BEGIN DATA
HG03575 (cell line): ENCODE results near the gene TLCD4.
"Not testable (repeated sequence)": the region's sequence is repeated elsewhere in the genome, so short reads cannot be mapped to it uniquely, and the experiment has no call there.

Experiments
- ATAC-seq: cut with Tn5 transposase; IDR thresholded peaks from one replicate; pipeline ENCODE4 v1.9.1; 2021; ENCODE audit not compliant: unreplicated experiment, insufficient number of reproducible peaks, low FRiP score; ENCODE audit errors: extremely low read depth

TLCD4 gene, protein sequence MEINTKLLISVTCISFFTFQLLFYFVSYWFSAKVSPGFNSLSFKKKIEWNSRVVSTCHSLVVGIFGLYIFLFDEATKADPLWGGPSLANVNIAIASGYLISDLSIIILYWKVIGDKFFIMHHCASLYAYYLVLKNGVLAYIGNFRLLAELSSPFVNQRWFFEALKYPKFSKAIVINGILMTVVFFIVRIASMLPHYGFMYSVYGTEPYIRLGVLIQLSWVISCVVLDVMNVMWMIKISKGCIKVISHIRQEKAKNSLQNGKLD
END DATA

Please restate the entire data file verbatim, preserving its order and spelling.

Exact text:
HG03575 (cell line): ENCODE results near the gene TLCD4.
"Not testable (repeated sequence)": the region's sequence is repeated elsewhere in the genome, so short reads cannot be mapped to it uniquely, and the experiment has no call there.

Experiments
- ATAC-seq: cut with Tn5 transposase; IDR thresholded peaks from one replicate; pipeline ENCODE4 v1.9.1; 2021; ENCODE audit not compliant: unreplicated experiment, insufficient number of reproducible peaks, low FRiP score; ENCODE audit errors: extremely low read depth

TLCD4 gene, protein sequence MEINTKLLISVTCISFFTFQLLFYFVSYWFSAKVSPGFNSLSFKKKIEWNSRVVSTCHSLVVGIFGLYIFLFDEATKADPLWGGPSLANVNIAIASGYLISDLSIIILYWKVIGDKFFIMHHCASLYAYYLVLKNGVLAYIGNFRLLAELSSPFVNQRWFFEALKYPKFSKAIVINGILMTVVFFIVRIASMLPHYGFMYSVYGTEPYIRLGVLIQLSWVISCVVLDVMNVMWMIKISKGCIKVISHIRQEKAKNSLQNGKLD